The goal of this negative emotional discourse is to neutralize the positive emotional attitude towards Kosovo and to „cover“ it with a negative one. This marketing job is being accomplished by demonizing Albanians, and the sublimated message is presented to the citizens that it is actually in our interest to separate ourselves from the Albanians because it is impossible to peacefully coexist with them.
In the government-backed tabloid media, this narrative is promoted via news with the following headlines: “Shiptars are bullying! Shiptar torture! Shiptars arresting Serbs again! Shiptar’s abnormal dealings! Shiptars are bullying Serbs – provoking bloody conflicts! Shiptars are ‘cutting off the heads’ of the Serbs! Liar, liar, Shiptar pants on fire!”
This kind of media discourse is violence in itself, while inhumane and anti-civilizational strategic communication of this type, even with short-term „positive“ effects, has a terrifying potential for long-term consequences. Creating intolerance and hatred cannot lead to a happier society or better inter-ethnic relations in the long run.
In order to implement this strategic communication, political process engineers in Serbia – led by President Vucic – believe that control of the private and state media is necessary. From 2012 to date, the level of media freedom in Serbia has decreased dramatically, while the transformation of the media into a propaganda machine that does dirty marketing work for the government is intensifying. Sprint Insight research data shows that this machinery is creating terrifying social engineering when it comes to citizens’ outlooks.
On the one hand, the machinery manages to keep the rating of the ruling party stable, despite President Vucic’s unpopular realistic stance on the necessity of finding a solution to Kosovo’s final status. On the other hand, it fails to break through the emotional wall that protects citizens’ beliefs that Kosovo’s independence should never be recognized. Survey results show that respondents are against any solution which includes independence and 75% of respondents would understand the recognition of Kosovo as a betrayal.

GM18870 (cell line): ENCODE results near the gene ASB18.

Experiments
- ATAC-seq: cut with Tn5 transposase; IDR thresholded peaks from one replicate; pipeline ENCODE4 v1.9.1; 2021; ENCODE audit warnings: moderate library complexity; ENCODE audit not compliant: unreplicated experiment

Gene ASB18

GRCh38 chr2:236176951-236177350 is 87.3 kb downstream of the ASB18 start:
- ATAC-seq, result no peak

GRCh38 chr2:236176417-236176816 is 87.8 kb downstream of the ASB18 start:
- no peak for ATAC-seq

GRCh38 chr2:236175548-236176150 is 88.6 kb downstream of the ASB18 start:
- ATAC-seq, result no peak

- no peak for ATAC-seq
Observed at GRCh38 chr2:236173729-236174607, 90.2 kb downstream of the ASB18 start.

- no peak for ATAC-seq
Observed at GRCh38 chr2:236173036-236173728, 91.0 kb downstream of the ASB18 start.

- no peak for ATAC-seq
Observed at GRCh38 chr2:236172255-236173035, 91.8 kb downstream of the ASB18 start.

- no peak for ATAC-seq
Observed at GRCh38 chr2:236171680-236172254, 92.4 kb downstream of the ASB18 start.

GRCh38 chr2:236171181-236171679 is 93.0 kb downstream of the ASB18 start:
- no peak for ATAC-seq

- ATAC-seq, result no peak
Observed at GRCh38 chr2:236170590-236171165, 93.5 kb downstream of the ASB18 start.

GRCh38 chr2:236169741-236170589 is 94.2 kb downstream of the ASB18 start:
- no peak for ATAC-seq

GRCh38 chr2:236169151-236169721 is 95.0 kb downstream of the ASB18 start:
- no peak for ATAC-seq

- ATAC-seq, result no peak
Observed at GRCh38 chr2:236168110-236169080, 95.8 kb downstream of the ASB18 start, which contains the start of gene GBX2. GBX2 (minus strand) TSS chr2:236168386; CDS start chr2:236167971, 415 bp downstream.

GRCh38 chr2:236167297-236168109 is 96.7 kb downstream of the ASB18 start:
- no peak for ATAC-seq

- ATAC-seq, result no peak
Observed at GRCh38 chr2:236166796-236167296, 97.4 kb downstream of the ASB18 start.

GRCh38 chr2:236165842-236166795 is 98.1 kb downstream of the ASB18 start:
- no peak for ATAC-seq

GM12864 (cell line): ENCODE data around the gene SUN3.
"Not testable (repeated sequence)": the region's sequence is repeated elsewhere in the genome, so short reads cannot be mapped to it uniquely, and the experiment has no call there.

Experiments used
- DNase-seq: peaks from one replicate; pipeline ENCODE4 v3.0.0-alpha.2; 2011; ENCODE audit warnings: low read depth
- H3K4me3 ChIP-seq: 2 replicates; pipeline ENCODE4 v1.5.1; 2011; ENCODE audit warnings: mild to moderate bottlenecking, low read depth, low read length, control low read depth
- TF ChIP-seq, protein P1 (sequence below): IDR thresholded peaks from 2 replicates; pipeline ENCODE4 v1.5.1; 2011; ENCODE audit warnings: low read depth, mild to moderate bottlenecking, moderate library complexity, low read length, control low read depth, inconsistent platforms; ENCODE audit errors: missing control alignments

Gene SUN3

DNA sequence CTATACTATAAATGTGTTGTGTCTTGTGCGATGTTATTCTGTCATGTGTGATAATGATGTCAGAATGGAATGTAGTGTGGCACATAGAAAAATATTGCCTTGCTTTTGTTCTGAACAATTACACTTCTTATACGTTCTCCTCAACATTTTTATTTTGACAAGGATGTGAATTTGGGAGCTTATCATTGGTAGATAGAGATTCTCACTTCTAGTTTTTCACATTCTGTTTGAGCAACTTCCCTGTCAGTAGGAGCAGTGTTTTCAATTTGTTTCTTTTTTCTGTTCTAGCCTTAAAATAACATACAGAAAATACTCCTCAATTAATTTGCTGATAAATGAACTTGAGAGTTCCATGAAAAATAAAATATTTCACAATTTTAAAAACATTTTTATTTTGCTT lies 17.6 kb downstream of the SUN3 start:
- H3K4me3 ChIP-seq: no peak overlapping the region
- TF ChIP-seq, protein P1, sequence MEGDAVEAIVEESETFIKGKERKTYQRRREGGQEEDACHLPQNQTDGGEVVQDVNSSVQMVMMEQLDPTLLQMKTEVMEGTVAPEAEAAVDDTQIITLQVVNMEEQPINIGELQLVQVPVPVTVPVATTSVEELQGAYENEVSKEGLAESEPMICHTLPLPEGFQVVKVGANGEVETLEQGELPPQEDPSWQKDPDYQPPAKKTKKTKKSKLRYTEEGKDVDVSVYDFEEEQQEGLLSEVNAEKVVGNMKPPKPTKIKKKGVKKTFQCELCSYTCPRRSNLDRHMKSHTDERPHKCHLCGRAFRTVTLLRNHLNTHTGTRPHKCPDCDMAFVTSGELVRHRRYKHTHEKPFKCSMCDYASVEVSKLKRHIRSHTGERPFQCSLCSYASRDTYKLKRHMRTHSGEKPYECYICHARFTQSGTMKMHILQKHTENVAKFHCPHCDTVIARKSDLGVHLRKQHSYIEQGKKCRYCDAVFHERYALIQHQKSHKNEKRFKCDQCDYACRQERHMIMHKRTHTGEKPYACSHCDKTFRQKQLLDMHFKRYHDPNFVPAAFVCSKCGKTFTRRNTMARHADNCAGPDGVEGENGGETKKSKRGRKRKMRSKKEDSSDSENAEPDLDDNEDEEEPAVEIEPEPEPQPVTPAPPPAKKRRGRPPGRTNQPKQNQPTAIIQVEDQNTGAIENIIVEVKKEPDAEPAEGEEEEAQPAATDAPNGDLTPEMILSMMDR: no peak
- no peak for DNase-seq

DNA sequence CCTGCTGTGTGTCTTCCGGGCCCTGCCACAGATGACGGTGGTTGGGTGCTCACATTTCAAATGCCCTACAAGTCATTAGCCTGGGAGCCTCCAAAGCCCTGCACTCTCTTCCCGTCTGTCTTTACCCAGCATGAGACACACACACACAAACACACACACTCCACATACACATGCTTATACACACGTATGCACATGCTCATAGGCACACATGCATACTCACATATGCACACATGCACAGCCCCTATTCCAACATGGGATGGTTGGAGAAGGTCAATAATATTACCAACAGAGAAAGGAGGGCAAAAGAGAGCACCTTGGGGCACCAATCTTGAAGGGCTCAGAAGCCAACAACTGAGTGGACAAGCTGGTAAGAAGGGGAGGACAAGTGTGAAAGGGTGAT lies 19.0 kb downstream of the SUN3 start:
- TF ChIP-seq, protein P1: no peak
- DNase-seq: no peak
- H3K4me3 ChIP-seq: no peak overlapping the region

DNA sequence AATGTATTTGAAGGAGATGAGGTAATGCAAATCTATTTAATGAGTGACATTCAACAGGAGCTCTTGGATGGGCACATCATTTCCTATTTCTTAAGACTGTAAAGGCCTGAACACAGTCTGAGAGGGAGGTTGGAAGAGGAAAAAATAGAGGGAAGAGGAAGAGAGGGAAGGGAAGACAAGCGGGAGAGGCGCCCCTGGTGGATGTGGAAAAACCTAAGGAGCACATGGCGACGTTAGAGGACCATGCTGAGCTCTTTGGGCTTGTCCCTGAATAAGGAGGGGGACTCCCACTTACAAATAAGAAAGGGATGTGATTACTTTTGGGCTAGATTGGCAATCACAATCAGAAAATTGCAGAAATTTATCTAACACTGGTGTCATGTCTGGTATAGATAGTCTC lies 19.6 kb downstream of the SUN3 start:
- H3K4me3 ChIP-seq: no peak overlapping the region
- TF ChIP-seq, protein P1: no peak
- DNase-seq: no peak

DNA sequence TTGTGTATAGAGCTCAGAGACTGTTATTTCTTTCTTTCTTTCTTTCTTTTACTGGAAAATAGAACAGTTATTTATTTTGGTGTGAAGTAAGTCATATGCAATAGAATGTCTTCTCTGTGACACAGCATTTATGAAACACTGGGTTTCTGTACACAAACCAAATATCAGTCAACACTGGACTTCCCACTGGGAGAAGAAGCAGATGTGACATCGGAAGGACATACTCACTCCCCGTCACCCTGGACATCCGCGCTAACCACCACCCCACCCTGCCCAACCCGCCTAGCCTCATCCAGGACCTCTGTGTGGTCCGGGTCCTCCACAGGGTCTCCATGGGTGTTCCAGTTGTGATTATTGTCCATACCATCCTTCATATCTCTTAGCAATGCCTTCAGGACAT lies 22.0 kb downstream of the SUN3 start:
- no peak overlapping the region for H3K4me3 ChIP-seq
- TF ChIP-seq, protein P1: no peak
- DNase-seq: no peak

Therefore, the way President Vucic approached the Kosovo issue has led to the captivity of not only our media, but also of the state, society and institutions.
Is the price of Vucic’s Kosovo politics too high? It obviously isn’t for the foreigners because they continue to pat him on the back and openly support him. It is also not too high for our citizens, as Vucic’s ratings show – which have been quite stable for years.
It seems that the equilibrium of support skillfully built by Aleksandar Vucic can only be disturbed by the recognition of Kosovo’s independence. Democracy in Serbia has already capitulated to President Vucic, it remains to be seen whether the Kosovo negotiating team will do the same. Or else, the President will leave two lost myths – the Kosovan and the democratic – as his legacy.